* “Whole grains”
Chances are you’ve seen the label, “Made with Whole Grains,” pop up on bread, crackers or rice products now more than ever. The reality is that many of these whole grain products are actually made with refined wheat flour and maybe a small percentage of whole grains. In order to check the validity of the whole grains label, check out the listed ingredients. Unless “whole grains” is one of the first ingredients on the list or if you see “enriched wheat flour,” it’s likely that your product contains a small percentage of whole grains.

* “Fiber”
Food products that contain fiber has become a growing trend in the food industry because consumers are looking for foods that are going to keep them fuller for longer, help regulate their digestive systems and lower their blood sugar. Shoppers might see their favorite cereal bar or yogurt is labeled “a good source of fiber,” but they won’t see where the fiber comes from listed anywhere. Many of the products you find with the label “contains fiber” actually contain isolated fibers, like inulin, maltodextrin, pectin, gum and other purified powders that are added to boost the not-so-fibrous foods.

* “Light”
When a food label says “light” as in “extra light olive oil,” consumers are misled to think that a product is light in fat or the fat content has been cut in half. Unless the product says reduced fat, “light” is generally referring to a lighter color of the original product, such as light-colored olive oil.

* “Heart healthy”
Many of today’s foods claim to be “heart healthy,” but don’t have FDA approval or scientific evidence to support such bold claims. These types of “heart healthy” labels mislead consumers into thinking they will improve their heart health by eating this particular food. Considering that heart disease is the number one killer in America, this food label is dangerous to promote if it’s not true.

* “Low fat”
The label “low fat” can be very misleading to consumers because, while it may be low in fat, it may also be loaded with sugar or sodium that won’t be highlighted. In addition, manufacturers are playing into people’s awareness of fats and efforts to lower their fat intake by advertising exactly what they’re looking for. Don’t be fooled by a “low fat” food label without examining the rest of the nutrition facts, and making sure that the product is well-balanced and healthy in its other areas.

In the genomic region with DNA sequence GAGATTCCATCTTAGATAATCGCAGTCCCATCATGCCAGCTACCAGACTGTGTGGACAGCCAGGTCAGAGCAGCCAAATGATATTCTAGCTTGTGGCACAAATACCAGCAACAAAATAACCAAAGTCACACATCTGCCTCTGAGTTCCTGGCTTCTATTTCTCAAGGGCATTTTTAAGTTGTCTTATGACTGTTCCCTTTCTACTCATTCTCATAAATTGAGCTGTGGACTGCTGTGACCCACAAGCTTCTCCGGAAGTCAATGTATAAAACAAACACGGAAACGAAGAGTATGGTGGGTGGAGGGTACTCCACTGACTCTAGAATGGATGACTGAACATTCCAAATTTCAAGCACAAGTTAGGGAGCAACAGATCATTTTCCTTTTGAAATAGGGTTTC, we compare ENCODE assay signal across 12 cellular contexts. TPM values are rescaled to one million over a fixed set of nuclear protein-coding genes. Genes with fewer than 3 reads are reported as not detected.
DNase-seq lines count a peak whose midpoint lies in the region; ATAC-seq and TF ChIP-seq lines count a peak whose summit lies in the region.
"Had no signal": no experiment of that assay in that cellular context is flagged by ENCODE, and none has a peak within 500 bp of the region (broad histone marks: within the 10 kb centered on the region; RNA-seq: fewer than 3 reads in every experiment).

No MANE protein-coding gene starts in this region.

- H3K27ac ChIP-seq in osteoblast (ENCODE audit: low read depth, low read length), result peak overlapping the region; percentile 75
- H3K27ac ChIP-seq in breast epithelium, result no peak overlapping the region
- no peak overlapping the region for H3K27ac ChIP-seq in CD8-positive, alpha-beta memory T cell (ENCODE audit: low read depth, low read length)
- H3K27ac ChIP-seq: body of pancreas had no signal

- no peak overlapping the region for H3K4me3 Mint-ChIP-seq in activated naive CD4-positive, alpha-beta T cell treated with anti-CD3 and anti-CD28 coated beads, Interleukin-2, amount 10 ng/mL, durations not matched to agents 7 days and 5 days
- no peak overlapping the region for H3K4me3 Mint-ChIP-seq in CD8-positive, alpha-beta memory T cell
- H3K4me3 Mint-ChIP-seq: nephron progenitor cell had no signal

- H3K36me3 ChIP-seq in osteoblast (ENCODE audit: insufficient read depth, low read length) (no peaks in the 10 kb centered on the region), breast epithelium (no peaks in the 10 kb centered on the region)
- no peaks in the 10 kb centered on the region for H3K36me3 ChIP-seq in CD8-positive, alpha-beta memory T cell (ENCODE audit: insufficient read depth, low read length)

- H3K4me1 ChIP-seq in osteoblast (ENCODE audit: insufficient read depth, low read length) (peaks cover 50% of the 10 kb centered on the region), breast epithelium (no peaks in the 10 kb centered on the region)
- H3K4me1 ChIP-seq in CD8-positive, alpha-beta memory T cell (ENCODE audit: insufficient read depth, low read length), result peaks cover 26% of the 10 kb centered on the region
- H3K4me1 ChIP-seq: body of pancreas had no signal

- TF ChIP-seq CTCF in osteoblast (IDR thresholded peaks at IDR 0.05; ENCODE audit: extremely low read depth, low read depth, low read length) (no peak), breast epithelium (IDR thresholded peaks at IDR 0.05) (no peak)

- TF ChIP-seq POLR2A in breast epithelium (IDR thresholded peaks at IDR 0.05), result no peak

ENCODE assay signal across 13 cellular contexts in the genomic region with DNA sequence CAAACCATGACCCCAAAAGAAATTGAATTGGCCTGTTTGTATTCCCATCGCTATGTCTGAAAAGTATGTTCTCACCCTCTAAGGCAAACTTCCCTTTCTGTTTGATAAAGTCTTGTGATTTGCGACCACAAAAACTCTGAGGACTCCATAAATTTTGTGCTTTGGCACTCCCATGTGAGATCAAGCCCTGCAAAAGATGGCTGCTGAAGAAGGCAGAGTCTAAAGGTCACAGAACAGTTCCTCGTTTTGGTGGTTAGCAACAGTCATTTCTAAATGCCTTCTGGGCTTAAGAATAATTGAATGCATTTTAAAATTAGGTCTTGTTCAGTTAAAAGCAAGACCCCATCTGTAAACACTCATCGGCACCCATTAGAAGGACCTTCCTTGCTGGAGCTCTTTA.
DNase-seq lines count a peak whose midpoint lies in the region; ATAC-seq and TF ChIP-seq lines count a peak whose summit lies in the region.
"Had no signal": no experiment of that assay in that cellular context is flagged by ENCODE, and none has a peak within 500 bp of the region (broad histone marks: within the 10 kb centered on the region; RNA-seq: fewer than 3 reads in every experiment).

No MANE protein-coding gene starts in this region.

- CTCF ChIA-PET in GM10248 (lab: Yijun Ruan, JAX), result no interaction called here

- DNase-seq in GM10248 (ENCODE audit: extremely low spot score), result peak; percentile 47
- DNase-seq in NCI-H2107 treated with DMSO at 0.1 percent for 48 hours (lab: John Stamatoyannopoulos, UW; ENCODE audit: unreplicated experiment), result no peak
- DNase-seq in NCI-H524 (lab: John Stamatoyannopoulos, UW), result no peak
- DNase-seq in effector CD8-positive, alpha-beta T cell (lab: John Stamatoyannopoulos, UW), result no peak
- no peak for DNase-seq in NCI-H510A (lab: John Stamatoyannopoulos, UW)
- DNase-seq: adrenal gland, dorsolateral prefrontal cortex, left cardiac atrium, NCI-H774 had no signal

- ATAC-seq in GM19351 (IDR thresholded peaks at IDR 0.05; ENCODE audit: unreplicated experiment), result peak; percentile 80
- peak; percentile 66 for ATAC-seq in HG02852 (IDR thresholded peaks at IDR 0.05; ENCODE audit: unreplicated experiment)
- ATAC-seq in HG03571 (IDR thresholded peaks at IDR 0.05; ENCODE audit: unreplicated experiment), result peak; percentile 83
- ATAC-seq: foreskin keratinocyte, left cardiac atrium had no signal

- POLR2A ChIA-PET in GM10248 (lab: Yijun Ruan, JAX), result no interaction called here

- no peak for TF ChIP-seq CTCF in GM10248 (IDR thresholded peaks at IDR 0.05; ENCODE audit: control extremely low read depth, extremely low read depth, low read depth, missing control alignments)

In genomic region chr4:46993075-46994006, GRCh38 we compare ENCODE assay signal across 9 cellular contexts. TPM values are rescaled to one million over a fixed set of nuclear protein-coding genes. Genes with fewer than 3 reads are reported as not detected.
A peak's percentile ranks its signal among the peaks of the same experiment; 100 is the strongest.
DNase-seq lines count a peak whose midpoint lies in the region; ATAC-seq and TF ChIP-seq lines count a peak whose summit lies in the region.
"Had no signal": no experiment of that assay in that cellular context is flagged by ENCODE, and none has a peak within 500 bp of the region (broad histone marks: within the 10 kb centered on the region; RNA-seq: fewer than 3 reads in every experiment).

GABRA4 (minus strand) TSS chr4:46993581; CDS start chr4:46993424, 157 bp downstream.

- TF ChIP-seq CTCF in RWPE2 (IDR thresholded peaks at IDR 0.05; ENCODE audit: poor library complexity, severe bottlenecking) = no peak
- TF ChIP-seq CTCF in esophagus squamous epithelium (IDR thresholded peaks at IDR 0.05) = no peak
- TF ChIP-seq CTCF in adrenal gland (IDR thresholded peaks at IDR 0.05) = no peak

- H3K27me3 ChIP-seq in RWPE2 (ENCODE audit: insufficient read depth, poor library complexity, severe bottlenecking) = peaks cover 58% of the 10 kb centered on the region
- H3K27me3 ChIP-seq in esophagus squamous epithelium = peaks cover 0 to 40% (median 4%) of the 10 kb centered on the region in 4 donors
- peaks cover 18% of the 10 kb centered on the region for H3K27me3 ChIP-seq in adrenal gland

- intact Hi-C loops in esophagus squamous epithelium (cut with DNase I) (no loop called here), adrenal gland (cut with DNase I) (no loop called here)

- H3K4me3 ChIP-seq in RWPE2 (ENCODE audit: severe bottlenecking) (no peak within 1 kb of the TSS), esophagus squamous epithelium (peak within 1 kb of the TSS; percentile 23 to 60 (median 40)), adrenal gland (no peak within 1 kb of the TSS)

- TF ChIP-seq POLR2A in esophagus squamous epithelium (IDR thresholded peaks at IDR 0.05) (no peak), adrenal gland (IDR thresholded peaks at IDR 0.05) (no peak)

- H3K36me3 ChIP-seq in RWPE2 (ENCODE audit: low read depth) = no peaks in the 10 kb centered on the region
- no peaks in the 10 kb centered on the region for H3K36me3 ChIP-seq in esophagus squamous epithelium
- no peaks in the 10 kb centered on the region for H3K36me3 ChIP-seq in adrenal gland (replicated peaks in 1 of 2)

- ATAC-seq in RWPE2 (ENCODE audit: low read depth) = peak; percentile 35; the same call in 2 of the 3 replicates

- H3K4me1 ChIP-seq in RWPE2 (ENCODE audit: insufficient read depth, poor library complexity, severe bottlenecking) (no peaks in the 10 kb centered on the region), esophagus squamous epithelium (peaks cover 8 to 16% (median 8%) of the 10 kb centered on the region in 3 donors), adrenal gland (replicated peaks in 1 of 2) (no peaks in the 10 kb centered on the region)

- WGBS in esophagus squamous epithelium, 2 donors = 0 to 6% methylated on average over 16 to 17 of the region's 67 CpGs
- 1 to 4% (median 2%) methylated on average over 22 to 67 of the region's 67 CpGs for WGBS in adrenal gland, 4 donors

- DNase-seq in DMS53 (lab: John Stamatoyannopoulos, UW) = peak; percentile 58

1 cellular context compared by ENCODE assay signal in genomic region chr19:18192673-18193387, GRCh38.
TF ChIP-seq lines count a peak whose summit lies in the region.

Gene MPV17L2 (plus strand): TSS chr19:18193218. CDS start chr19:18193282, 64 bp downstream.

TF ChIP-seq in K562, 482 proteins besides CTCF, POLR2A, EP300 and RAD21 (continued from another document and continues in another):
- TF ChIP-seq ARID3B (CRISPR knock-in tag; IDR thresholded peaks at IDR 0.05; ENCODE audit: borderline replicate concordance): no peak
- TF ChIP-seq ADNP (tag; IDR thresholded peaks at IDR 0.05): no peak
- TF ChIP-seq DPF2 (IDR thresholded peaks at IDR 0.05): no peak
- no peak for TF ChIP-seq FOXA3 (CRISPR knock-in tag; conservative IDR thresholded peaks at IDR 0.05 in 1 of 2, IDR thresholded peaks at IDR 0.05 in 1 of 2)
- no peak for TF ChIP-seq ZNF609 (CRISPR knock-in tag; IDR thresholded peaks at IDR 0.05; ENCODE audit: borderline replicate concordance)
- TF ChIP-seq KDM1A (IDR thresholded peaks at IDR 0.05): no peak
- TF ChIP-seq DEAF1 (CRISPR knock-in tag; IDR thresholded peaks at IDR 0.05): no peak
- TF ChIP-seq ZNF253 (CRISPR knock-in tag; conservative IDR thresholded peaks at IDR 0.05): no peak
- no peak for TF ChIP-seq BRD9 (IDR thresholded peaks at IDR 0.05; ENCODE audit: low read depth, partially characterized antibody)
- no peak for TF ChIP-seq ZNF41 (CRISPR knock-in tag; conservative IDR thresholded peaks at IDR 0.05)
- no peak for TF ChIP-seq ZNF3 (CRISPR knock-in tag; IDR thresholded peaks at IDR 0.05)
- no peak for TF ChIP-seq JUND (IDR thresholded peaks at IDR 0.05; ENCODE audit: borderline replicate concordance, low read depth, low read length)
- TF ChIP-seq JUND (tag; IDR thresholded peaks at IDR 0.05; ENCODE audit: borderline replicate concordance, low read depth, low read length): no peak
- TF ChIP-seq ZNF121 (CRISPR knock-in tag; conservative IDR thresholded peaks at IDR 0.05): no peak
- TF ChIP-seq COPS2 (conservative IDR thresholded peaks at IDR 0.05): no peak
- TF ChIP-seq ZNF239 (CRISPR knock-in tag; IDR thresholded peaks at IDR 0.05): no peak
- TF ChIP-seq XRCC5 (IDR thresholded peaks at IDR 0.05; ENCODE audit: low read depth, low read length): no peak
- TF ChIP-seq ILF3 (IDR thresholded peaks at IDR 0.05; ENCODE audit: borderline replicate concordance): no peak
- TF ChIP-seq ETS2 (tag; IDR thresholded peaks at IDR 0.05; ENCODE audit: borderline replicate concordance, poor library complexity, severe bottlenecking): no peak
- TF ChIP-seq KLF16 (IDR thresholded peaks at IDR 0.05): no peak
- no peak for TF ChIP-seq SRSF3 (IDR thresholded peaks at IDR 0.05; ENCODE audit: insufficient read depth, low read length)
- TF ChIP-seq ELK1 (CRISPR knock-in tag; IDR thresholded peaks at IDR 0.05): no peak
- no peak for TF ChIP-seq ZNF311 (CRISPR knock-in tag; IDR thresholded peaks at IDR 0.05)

* “Low sugar”
Just like “low fat” indicators, “low sugar” food labels are misleading for consumers because it plays up one nutritional factor to downplay a not-so-healthy factor, such as a high amount of calories, sugars or fat. Manufacturers also get around saying “contains sugar” by saying “lightly sweetened” or “no sugar added,” but you have to look at how much sugar is in each serving to know for sure.

* “Free range”
The “free range” food label can be found on meat, dairy and eggs at your local grocery store, but this progressive way of farming is not always as it seems. What consumers may not know and won’t see on their “free range” foods is that the USDA regulations only apply to poultry. Therefore, “free range” beef, pork and other non-poultry animals were fed grass and allowed to live outdoors, but their products are not regulated by the USDA. Another misconception consumers have about “free range” is that these products are also organic. Unless it’s labeled free range AND organic, free range animals may be fed nonorganic fed that could contain animal byproducts and hormones.

* “Fresh”
The “fresh” food label can be very misleading to consumers, by making them think their chicken was killed the day before, or their “freshly squeezed” orange juice was prepared that day. The label “fresh” simply means that it was not frozen or is uncooked, but many of these products are allowed to be chilled, kept on ice or in modified atmospheres to keep them from spoiling.

Foodfacts.com does not endorse specific views about nutrition or exercise, but presents interesting news and information worth reading about. As always, consult a physician or nutrition professional before making any major changes to your diet. Be sure to SCORE your foods so that you’re empowered to make good food choices. The Food Facts Health Score is FREE to use with your free membership at Foodfacts.com.